As part of its public mental health care treatment initiative the US National Institute of Mental Health (NIMH) in 1998 issued a request for proposals (RFP) for a research program to evaluate the comparative effectiveness of antipsychotic drugs in schizophrenia, Alzheimer's disease, and depression with psychotic features. The RFP specified that the research protocols should focus on the newer (atypical or second-generation) antipsychotic drugs and should follow a public health model. In particular, the RFP stated that the trials should include the following features: focus on effectiveness and other outcome measures broader than efficacy alone; examine cost-effectiveness and the impact of external factors on treatment delivery, adherence, and outcomes; enhance generalizability by being as inclusive as possible, without exclusions for co-morbid psychiatric disorder, drug abuse, or medical illness; place a premium on demographic and geographic diversity; use multiple types of treatment settings that generally represent the systems of care in which patients with schizophrenia are treated; and generate results that inform community clinical practice. In addition, the RFP called for the program to develop a network of sites and investigators able to respond to future needs for effectiveness research and to serve as a platform for ancillary clinical investigations. Because additional new antipsychotics were expected to be introduced soon, the RFP also specified that proposals should include a mechanism for adding new medications. After an extended competitive bidding process, the Clinical Antipsychotic Trials of Intervention Effectiveness (CATIE) program was funded through a contract with the University of North Carolina (UNC).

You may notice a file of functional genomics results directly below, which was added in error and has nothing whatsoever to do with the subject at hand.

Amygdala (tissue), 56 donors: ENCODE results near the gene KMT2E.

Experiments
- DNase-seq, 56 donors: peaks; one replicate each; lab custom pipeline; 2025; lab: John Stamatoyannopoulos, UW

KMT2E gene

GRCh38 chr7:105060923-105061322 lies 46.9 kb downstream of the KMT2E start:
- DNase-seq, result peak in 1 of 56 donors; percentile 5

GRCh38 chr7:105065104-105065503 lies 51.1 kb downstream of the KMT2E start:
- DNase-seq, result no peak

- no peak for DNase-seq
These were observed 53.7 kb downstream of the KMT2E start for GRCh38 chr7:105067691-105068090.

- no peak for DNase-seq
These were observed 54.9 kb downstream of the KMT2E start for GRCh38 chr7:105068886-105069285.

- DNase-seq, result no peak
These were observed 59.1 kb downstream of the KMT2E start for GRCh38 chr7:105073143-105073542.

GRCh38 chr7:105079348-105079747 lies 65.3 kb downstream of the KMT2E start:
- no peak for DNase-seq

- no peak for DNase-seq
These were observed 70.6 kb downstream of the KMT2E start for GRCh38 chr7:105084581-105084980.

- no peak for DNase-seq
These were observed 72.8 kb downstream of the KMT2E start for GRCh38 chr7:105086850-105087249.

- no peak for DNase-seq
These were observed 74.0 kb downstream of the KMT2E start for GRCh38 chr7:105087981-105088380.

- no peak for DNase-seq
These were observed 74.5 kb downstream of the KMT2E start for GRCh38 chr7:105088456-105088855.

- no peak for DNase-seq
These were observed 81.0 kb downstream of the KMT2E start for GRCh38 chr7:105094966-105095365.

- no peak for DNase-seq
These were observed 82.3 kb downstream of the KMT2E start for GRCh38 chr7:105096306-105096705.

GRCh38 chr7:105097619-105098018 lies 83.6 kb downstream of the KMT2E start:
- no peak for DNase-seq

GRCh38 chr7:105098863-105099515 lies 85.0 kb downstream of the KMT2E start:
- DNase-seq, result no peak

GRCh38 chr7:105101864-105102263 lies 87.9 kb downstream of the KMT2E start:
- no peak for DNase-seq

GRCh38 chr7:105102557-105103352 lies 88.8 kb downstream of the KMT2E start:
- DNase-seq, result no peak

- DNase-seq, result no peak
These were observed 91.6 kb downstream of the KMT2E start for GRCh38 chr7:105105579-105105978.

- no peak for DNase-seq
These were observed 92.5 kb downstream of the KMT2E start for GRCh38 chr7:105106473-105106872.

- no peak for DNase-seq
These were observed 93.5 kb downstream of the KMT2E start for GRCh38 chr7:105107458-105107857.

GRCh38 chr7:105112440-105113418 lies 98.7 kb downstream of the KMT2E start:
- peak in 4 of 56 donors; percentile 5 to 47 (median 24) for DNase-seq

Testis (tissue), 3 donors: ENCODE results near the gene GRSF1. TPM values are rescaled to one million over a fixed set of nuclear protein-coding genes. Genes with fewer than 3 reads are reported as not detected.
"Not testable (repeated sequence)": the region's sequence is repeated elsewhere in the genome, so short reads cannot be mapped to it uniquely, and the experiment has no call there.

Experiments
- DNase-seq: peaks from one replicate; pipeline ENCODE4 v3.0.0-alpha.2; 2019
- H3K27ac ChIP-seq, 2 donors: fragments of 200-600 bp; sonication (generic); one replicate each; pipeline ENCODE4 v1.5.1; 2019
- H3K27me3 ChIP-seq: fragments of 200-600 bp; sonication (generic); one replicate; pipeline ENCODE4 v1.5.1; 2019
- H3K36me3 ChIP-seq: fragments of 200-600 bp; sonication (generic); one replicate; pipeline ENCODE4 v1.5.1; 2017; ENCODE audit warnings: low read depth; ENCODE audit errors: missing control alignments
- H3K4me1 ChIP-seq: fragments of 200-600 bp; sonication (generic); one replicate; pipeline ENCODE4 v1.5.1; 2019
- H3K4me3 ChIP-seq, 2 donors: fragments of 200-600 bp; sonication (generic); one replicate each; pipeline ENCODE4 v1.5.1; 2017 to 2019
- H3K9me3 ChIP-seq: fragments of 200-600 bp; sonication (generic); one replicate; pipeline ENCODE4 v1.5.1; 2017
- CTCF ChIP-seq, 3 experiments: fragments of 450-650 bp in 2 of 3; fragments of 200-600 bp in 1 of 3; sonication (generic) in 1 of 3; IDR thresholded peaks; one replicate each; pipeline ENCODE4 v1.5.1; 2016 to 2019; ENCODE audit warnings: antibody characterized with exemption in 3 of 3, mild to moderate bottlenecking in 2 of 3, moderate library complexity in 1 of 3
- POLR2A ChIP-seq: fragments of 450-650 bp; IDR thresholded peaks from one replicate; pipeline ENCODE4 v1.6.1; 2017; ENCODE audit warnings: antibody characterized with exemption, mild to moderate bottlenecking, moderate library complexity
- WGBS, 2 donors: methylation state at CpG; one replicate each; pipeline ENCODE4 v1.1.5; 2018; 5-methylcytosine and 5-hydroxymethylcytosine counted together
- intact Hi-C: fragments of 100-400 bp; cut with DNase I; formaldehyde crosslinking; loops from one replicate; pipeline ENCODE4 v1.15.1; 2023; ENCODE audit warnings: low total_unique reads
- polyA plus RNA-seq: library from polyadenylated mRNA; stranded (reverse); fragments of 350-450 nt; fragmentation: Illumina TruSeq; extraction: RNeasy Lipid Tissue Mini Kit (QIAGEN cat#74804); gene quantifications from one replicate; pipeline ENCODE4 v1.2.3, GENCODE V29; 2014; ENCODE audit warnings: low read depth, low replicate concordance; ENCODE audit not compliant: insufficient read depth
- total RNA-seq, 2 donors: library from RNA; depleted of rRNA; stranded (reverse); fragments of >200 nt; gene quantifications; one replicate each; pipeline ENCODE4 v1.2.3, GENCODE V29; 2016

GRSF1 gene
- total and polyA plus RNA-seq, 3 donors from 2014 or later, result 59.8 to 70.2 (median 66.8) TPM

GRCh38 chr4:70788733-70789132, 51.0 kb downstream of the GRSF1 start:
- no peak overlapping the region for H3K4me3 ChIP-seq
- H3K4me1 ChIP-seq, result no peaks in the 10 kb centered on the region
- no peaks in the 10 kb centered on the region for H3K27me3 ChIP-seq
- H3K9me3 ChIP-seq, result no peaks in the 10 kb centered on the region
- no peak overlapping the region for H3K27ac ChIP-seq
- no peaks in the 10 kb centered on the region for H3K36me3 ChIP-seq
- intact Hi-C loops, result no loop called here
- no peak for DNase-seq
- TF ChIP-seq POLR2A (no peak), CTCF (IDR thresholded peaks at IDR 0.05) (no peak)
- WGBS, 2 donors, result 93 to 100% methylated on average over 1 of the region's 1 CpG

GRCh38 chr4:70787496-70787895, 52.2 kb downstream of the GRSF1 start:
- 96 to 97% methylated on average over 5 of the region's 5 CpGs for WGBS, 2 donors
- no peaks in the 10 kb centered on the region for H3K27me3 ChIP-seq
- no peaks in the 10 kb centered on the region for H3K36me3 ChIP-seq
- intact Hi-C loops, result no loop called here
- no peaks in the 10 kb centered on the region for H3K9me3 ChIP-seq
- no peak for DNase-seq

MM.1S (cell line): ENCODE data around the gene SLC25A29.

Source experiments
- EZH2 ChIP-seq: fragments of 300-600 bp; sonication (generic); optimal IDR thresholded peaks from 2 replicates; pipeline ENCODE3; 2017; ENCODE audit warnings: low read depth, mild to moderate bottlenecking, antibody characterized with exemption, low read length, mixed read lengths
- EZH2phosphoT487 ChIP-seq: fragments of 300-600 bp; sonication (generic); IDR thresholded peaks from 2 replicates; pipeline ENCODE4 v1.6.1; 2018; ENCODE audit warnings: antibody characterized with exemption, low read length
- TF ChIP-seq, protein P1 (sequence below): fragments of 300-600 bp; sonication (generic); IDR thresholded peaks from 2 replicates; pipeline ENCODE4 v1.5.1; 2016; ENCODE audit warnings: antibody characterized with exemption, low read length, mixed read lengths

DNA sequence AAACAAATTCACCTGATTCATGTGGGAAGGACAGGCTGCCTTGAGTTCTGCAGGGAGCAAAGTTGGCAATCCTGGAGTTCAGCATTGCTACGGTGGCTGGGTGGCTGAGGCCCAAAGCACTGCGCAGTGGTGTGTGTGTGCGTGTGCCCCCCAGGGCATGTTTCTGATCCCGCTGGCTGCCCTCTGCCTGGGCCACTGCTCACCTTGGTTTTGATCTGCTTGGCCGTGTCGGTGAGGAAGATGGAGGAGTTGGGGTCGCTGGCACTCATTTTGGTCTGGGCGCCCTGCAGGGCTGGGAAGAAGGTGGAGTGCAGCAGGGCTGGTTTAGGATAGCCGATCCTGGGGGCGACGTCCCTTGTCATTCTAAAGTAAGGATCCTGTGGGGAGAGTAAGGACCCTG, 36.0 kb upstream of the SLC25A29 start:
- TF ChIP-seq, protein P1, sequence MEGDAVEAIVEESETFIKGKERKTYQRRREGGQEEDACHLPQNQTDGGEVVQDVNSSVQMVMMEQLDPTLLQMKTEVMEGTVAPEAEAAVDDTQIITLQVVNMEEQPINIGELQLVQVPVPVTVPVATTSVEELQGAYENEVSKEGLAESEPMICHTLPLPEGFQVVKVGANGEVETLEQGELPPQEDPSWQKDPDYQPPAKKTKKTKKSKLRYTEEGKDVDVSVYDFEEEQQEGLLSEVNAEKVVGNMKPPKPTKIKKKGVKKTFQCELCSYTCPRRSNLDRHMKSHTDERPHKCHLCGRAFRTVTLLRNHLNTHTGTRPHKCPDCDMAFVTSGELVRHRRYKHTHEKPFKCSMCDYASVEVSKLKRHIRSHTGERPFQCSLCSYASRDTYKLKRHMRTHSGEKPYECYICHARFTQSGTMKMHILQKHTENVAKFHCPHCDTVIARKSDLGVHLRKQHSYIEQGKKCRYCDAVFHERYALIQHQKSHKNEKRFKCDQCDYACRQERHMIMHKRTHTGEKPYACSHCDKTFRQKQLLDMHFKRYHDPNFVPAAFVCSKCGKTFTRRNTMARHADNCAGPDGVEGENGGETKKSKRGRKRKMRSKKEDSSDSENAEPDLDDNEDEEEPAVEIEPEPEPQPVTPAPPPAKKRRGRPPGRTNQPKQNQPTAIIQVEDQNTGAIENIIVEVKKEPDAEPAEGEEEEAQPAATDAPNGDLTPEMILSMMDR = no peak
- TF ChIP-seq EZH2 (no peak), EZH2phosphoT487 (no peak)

|Original language||English (US)|
|Title of host publication||Antipsychotic Trials in Schizophrenia|
|Subtitle of host publication||The CATIE Project|
|Publisher||Cambridge University Press|
|Number of pages||21|
|State||Published - Jan 1 2010|
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